Sunday, July 19, 2020

Pentax K70 DSLR (K50/K30) - Dark photos fix - Solenoid replacement

Unfortunately, due to a failed cost savings attempt on Pentax' side the solenoid manufacturer Shinmei moving its production from Japan to China, a different (cheaper?) aperture solenoid was used on their K30, K50 and later a slightly? improved version on the K70 model cameras. 
There are basically 2 versions of the now famous culprit solenoid used in the Pentax K series: the most recent has a plastic (PET) body of green color and it is made in China. The former/older solenoid used in their older cameras such as the K10, K20, K100 uses a higher quality white teflon (PTFE) body solenoid that was made in Japan.

This issue is well documented in several posts at the, reddit, etc. 

A few links that are worth reading before you begin working on this fix:

Fixing the Pentax K70:

To fix the K70, a K20 was used as the donor camera. 

IMPORTANT: It is highly recommended to use a body mount cover while performing this "surgery". I didn't use one and was very careful not to drop anything in the sensor/mirror assembly.  

I couldn't find a tutorial on how to open the K20, but I did find the K10 service manual. The K10 model is an older but very similar model to the K20:

Opened K20D - Careful when lifting the top and front parts as they have fragile cables connected to them

K20D - Showing the white solenoid

K70 - Opened, ready to have the green solenoid removed

K70 - With the green solenoid removed

Solenoids side by side: on top/left is the white one with the green on the bottom/right 

K70 with the transplanted white solenoid in place of the original green one

SUCCESS! The K70 started working again after the white solenoid was installed!

As for the K20, I did an attempt (this is non-recommended as a permanent solution) to repair the green solenoid by sanding the 4 corners of the metal plunger:

Sanded green solenoid plunger

God knows for how long it will last (*), but the K20 with the green (sanded) solenoid is also working!

(*) again, sanding is a temporary and not recommended solution as it will most likely fail after some time. Also, sanding can cause the metal to rust and eventually blocking the plunger altogether. I don't use my K20 anymore so, this was an acceptable experiment to me.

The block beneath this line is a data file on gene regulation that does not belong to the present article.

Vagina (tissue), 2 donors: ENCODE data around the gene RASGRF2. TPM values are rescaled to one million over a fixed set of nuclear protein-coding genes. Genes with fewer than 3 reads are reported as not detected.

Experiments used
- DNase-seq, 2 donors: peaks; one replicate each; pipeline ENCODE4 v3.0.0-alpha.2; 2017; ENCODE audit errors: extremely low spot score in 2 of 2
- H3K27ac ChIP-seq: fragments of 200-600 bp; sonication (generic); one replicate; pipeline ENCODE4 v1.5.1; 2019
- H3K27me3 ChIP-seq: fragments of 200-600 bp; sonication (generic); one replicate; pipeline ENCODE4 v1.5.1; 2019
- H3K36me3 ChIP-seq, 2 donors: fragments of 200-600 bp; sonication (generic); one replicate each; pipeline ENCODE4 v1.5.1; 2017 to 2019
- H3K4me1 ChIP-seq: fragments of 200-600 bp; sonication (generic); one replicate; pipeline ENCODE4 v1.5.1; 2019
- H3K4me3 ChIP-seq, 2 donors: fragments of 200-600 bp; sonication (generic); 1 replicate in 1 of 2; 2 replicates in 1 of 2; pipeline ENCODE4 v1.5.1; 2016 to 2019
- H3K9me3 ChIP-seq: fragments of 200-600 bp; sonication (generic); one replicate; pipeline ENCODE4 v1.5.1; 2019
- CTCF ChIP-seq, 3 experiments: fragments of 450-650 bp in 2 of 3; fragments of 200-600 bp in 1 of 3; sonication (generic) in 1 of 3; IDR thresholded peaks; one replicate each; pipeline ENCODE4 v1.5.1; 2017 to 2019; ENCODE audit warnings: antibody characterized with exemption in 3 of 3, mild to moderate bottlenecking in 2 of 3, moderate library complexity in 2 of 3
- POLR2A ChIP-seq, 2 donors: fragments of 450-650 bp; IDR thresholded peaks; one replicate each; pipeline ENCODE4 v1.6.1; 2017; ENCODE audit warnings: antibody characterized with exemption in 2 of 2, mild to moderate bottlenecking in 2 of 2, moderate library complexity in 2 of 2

Fixing the Pentax K50:

The K50 in question is suffering from the same dark photos problem as the K70.

In order to fix the K50, a donor K100 from 2006 was used. Opening the K100 is similar to the K50, just be organized and mark where every screw comes from - these are the sketches and screw tray I used:

iFixit Screw tray with my hand made screw mappings

Another good reason to use a K100 as a donor camera is that most K100 (it depends if the model is for the NA or EUR market) have 2 white solenoids in it: one for the aperture and another one to control the flash. Removing the flash solenoid is simpler, so that's what I decided to do.

Lifting the upper part of the K100

Lifting the top cover reveals the white flash solenoid that controls the flash opening

As there isn't much space to desolder the 2 wires on the solenoid end, I desoldered the flat cable end

White flash solenoid from the K100 removed

K50 opened with the green solenoid exposed - ready to be swapped

PS: I installed the green solenoid removed from the K50 (sanded as well) into the K100. It is working ok to control the flash opening. 

SUCCESS! No more dark photos on the K50 as well!


  1. You can use the green Chinese solenoid in the flash of the K100D or any Pentax with a solenoid in the flash but I would not use it for aperture in the K20D. Too many uncertainties but you wrote about that. Sanding a solenoid is one of the worst solutions.
    Photogem from

  2. I used to fix copiers. Lots of solenoids. Honestly unless the coil shorts out, the one reason solenoids don't work is either dirt, grease, or poor fit, 9 times out of 10 we could clean the solenoid plunger with alchol or similar cleaner and it would work again. Hope that helps.

    1. The problem with these Pentax solenoids seems to lie on the different materials used. While the green solenoid body is made of PET, the white one is made out of PTFE. PTFE is a better material (stronger and with less friction), while PET will inherently age faster than PTFE for such application.